People wonder why I’m emotionally checked-out from the Braves. Why I’m sleeping on their chances. Why I’m totally content to play the “happy to be here” card and to spend more time thinking about what, if any team I’ll pick up as a temporary rooting interest in the next round of the playoffs after the Braves bow out.
Here’s a good reason: Melky Cabrera is batting fifth in the Braves’ lineup tonight. Fifth! As in, the guy behind the cleanup hitter. The place you usually want to put a guy with a little pop, seeing as though there’s a good chance that the team’s two best hitters — third and cleanup — could reasonably be expected to be on base. Melky.
Depending on how you measure it, Melky Cabrera is probably the worst player in the league. At least among those who received any significant playing time. He’s five-tools bad: he doesn’t hit for average. He doesn’t hit for power. He isn’t fast. He doesn’t have a good glove. He doesn’t have a good arm.
Did Eric Hinske die and no one’s telling us? Is Nate McLouth battling a case of shingles? Is there anything sadder than the fact that both of those are questions that Braves fans legitimately deserve answers to as they wish for something approaching a quality lineup? Melky. Really. Fifth.
As I was trying to think of a way to end this post, I vented about Melky to Gleeman. His response: “If Matt Cain throws a no-hitter tonight, I would rank it slightly behind James Shields’ start.” And he’s right. Melky.
Know what I’m going to think about all winter? About what the 2010 Braves could have accomplished had they had even a single average outfielder beyond Jason Heyward.
As first reported by FOX Sports’ Ken Rosenthal, the Rockies have decided to bring back manager Walt Weiss for the 2016 season — the final year of a three-year deal he signed after his debut season in 2013.
Weiss carries a rough 208-278 managerial record through his first three years at the helm for Colorado, but it’s not like the rosters he’s been managing have been built to win.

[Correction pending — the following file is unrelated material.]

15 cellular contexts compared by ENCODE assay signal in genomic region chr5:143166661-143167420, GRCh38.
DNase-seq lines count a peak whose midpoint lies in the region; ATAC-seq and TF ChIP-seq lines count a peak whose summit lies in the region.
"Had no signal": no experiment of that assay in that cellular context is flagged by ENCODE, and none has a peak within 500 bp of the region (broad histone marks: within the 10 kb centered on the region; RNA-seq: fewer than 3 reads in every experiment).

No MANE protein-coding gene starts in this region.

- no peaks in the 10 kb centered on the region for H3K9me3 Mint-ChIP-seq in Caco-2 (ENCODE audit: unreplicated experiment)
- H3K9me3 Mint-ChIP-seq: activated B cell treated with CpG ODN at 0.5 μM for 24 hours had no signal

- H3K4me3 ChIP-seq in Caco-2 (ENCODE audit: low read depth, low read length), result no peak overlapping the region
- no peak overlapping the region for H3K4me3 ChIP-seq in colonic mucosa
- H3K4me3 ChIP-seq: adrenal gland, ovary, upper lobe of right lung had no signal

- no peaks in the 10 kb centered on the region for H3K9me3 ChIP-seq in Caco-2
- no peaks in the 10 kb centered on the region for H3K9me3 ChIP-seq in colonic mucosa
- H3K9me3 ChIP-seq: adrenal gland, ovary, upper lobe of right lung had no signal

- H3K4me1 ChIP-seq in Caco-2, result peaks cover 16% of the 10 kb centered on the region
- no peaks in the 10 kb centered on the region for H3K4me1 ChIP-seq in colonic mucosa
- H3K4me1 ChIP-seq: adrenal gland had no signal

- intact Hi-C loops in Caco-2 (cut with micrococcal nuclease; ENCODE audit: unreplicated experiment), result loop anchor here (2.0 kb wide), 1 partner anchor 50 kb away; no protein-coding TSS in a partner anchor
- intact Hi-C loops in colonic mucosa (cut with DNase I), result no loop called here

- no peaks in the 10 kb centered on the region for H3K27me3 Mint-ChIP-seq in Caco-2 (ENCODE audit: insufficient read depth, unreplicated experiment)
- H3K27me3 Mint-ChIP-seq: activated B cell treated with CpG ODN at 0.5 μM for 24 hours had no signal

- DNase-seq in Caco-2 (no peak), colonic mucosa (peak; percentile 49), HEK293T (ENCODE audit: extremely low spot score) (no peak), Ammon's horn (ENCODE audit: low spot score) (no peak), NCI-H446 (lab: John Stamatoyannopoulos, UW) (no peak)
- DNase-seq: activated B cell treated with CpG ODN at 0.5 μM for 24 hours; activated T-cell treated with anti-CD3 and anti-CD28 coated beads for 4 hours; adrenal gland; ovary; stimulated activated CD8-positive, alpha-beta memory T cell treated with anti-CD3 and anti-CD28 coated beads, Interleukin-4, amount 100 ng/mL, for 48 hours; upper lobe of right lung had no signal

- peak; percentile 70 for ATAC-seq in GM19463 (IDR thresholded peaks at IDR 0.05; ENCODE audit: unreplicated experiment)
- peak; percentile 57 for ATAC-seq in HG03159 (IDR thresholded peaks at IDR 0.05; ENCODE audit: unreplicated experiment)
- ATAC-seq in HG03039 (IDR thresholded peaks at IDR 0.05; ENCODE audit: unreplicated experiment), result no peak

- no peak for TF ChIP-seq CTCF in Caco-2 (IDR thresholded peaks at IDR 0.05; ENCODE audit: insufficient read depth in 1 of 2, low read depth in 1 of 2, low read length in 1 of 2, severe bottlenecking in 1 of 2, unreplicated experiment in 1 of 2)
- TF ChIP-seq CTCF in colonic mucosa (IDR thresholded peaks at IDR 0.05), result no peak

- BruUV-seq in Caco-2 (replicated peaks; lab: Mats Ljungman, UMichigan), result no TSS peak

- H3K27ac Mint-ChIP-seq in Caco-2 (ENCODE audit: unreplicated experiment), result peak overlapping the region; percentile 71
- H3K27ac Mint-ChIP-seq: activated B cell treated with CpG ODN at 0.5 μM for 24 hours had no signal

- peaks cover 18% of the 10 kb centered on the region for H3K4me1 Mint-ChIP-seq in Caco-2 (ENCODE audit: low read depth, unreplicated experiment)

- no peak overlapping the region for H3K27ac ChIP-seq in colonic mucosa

The biggest need for the Rockies this winter is pitching — both starters and relievers — and general manager Jeff Bridich is also being retained for the 2016 season to try to find some.
Colorado’s starters and relievers combined for a 5.04 ERA in 2015, worst in MLB.
Colorado’s offense produced 737 runs, ranking fifth in the major leagues.
Houston got on the board first in Tuesday night’s American League Wild Card Game at Yankee Stadium when Colby Rasmus led off the top of the second inning with a solo home run to deep right field against Masahiro Tanaka.
It was the first career postseason homer for Rasmus, whose only other postseason experience came in 2009 with St. Louis. He slugged 25 home runs during the 2015 regular season and will be looking to cash in as a free agent whenever the Astros’ postseason runs come to an end. A big October (and perhaps early November) would obviously help that.
Tanaka retired the next two batters after the Rasmus bomb, but he gave up a single and two walks to load the bases before eventually inducing an inning-ending fielder’s choice groundout from Jose Altuve. Tanaka’s shakiness extended into the third and fourth innings, with Carlos Gomez adding a solo shot to left field in the top of the fourth.
Houston leads 2-0 heading into the bottom of the fifth. Astros starter Dallas Keuchel has looked sharp on three days of rest, tallying five strikeouts through four scoreless frames.